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School district says claims bus driver held kids ‘hostage’ are not correct
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The Manteca Unified School District is making it clear despite claims circulating on social media that the bus driver involved in the incident that occurred last week at New Haven Elementary School that led to a verbal exchange between parents and the driver did not hold  students “hostage.”

According to a follow-uo statement on Tuesday the district said the bus was supposed to leave New Haven Elementary School to take students to several stops was delayed by up to 35 minutes after the driver requested the intervention of an administrator due to what was perceived at the time as a safety issue. More than 30 minutes after the bus was scheduled to leave and the administrator didn’t show up, the driver then decided to continue with the route as scheduled.

It wasn’t until the driver had left the school that the call was made at the district office for the bus to return to New Haven where another bus was waiting to help divvy up the remaining students and split the number of stops so that students were not further delayed in their arrival.

The initial reports about the operator driving “erratically” were not, based on the district’s evaluation of video footage and available GPS tracking information, substantiated.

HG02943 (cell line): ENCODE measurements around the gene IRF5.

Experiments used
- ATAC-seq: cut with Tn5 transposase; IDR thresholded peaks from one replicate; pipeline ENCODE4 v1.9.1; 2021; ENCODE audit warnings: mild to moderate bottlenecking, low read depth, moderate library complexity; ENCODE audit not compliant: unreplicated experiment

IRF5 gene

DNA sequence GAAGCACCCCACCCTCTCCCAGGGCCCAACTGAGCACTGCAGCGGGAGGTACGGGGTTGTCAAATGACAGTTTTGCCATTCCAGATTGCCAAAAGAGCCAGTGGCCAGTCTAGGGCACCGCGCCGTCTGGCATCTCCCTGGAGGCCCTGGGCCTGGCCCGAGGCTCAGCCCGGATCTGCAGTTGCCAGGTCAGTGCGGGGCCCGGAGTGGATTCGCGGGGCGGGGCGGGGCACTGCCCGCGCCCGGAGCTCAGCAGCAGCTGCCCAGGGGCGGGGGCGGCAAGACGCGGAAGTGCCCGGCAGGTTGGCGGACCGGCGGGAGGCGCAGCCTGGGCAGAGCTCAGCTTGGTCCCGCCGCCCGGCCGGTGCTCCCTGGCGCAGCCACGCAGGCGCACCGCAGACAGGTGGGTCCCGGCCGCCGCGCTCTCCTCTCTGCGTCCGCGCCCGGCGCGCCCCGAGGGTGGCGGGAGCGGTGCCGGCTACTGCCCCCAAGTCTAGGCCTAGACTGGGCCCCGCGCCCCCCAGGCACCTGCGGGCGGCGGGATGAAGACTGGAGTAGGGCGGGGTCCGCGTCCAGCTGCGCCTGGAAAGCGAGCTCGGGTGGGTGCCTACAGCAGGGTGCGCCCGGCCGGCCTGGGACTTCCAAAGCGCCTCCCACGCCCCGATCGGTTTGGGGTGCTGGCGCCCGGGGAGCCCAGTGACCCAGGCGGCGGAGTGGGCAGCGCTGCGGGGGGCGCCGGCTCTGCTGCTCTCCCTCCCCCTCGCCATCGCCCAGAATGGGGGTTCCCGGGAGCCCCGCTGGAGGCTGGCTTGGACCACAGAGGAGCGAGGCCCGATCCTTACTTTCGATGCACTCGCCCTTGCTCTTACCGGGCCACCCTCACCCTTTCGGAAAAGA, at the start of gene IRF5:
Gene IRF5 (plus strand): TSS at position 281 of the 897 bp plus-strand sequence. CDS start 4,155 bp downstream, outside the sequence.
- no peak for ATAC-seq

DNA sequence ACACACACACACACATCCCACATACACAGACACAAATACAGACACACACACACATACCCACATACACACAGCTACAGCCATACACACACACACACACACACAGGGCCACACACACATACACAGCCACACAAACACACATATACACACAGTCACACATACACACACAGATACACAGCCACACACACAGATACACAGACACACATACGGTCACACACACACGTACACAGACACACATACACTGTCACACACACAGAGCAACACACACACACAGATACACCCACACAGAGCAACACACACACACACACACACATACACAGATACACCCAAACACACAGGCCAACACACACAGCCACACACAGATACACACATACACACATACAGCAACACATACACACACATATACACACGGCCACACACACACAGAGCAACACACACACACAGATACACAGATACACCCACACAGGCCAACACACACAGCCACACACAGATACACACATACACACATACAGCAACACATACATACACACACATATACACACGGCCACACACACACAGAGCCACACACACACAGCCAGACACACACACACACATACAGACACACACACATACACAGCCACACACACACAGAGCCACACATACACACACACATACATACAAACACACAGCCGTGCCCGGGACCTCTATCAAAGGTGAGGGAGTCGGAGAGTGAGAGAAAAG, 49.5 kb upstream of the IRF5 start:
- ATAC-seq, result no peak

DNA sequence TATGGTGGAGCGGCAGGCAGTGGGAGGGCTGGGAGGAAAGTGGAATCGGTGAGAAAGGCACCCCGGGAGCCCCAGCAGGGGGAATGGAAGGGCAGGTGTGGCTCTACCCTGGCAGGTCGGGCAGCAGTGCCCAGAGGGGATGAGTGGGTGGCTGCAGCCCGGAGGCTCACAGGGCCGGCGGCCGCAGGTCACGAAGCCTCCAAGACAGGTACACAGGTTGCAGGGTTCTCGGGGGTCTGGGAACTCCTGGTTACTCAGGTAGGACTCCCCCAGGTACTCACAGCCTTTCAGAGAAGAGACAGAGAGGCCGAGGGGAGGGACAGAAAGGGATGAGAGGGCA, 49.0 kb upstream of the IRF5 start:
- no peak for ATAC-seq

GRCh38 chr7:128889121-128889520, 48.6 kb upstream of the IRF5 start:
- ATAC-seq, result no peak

“After receiving the available video footage and the GPS tracking system, we can accurately state the bus operator was not driving ‘erratically’ as described by concerned parents,” the statement released on Tuesday said. “The operator remained at New Haven Elementary School for almost 35 minutes prior to beginning the route to transport students to their destination.”

What was perceived by some parents who had showed up at the school as the driver not allowing them access to children who were on the bus was, according to the district, a decision made by the driver after tensions at the school site were escalating and out of an abundance of caution for the remaining student that was still on the bus. As tensions escalated and the driver was communicating with parents to determine legal guardianship so that students with parents present could be driven home, the hostility prompted the driver to close the bus door – as they have been trained to do – until the matter was resolved. A teacher who was on-site at the time identified the parent and stepped in to provide communication which ultimately led to that student being released.

Initial reports on social media went so far as to accuse the driver of attempting to “kidnap” students, but reviewed evidence proved that narrative was false.

“Bus operators are responsible for making critical decisions daily regarding student safety,” the district’s statement read. “We entrust our bus operators with upwards of 65 students at any time while safely driving a school bus.

“Operators take that responsibility seriously and are trained extensively.”

To prevent repeats of what happened, the district is urging parents to take advantage of a system that will allow them to track where students are at any given time while in transit between school and home using the “ZPass Plus App” that the district makes available as a mobile application. For additional information or instructions on how to download or utilize the application visit

To contact reporter Jason Campbell email or call 209.249.3544.